When George W. Bush was inaugurated president of the United States on January 20, 2001, the unemployment rate stood at 2.4 percent. By the time Dubya completed his second term in office on January 19, 2009, the unemployment rate had risen to 7 percent. When Dubya took office in 2001, he was left with a budget surplus of $127.3 billion. When he completed his second term, he left a budget deficit of $1.4 trillion. The US national debt was $5.7 trillion on January 19, 2001. After eight years of Dubya, the debt was $10.6 trillion.
The US was at peace on January 20, 2001. After eight years of Dubya, the US was involved in two overseas wars in Afghanistan and Iraq that had cost US taxpayers nearly $1 trillion. The bigger of the two -- Iraq -- was launched based on mistaken, manipulated, or concocted information (or some combination of the three), and had resulted in the deaths of approximately 4,200 US military personnel and somewhere between 100,000 to 500,000 Iraqi civilians.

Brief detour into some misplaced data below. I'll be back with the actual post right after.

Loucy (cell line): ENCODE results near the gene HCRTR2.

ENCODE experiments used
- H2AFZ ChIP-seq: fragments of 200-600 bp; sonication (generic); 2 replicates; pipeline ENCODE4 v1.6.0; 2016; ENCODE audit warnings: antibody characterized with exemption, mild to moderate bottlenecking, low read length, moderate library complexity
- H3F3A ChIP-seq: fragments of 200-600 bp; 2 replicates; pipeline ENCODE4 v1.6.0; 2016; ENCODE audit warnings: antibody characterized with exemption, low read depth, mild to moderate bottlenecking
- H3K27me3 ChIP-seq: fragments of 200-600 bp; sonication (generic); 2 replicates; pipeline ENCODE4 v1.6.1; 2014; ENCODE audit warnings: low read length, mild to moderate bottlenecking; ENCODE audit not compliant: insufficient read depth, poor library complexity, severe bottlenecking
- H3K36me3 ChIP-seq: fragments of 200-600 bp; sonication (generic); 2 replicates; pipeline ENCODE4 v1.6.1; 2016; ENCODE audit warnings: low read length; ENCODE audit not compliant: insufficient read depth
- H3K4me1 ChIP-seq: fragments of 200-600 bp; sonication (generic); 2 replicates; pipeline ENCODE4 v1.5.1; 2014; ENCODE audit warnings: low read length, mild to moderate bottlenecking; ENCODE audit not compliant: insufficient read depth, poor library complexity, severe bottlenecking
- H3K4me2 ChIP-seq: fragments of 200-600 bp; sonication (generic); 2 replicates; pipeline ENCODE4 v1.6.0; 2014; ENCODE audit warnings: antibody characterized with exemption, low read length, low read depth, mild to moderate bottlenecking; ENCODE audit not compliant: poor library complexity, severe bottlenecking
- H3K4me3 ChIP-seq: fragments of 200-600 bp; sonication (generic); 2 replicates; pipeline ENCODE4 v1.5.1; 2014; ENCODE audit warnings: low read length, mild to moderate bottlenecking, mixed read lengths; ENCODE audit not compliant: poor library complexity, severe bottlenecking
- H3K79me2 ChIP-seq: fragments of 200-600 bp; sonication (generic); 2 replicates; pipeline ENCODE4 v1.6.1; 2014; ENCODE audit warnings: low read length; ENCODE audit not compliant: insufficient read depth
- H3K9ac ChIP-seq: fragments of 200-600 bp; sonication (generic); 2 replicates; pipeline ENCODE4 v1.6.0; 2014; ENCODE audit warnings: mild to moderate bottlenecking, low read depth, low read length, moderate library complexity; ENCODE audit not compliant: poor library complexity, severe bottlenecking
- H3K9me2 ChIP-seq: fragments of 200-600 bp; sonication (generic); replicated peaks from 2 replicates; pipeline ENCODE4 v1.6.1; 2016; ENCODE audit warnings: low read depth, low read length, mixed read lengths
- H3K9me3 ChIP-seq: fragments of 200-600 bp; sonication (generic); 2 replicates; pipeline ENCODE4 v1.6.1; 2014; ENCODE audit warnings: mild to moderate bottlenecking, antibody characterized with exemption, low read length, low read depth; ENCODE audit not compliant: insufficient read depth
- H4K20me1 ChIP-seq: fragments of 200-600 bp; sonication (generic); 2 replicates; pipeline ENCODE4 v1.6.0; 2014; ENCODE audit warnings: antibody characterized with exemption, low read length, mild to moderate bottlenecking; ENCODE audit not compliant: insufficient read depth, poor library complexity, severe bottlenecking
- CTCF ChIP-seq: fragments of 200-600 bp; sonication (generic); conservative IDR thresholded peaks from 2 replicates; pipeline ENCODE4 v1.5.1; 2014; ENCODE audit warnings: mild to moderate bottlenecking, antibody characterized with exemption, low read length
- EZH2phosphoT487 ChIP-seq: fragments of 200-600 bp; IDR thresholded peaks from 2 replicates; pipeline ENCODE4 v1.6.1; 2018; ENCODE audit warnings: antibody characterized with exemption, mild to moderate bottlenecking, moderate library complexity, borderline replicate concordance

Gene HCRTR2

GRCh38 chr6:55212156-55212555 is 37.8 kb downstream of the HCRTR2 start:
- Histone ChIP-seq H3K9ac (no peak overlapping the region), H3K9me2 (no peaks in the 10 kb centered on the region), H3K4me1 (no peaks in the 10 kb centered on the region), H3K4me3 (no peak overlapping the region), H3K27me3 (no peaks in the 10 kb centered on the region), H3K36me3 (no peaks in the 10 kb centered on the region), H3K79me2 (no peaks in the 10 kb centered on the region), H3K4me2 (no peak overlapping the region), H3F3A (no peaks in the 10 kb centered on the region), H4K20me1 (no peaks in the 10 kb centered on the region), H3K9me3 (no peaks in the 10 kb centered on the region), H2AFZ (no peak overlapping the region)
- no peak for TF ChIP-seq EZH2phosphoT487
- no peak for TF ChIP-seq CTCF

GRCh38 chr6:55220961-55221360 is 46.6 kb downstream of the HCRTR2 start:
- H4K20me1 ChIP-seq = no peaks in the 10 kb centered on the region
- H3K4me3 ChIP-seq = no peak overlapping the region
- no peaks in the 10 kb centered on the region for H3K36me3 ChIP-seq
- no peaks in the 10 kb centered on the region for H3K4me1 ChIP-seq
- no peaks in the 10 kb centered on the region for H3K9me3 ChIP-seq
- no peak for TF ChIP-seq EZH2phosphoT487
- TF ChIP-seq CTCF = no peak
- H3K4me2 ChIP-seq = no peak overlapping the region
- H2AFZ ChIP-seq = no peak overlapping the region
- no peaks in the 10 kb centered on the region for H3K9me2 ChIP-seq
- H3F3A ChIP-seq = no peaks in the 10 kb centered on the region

America's image abroad took a serious plunge under Dubya, primarily because of Iraq. International surveys of tens of thousands of people taken by the Pew Research Center's Pew Global Attitudes Project during those years consistently found extremely low opinions of Dubya and the US due to the war in Iraq, particularly among Muslims. The revelations of atrocities committed by US soldiers at Abu Ghraib prison and abuses by contracted security firms like Blackwater certainly didn't help. Oh, and the little matter of holding prisoners at Guantanamo and... more torture.